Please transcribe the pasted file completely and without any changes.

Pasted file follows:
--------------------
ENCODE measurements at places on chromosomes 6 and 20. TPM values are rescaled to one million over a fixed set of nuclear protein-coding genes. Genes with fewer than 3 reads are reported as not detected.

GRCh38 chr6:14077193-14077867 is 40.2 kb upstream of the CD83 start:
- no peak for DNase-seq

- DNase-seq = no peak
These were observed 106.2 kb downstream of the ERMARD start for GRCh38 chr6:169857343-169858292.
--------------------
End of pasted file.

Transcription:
ENCODE measurements at places on chromosomes 6 and 20. TPM values are rescaled to one million over a fixed set of nuclear protein-coding genes. Genes with fewer than 3 reads are reported as not detected.

GRCh38 chr6:14077193-14077867 is 40.2 kb upstream of the CD83 start:
- no peak for DNase-seq

- DNase-seq = no peak
These were observed 106.2 kb downstream of the ERMARD start for GRCh38 chr6:169857343-169858292.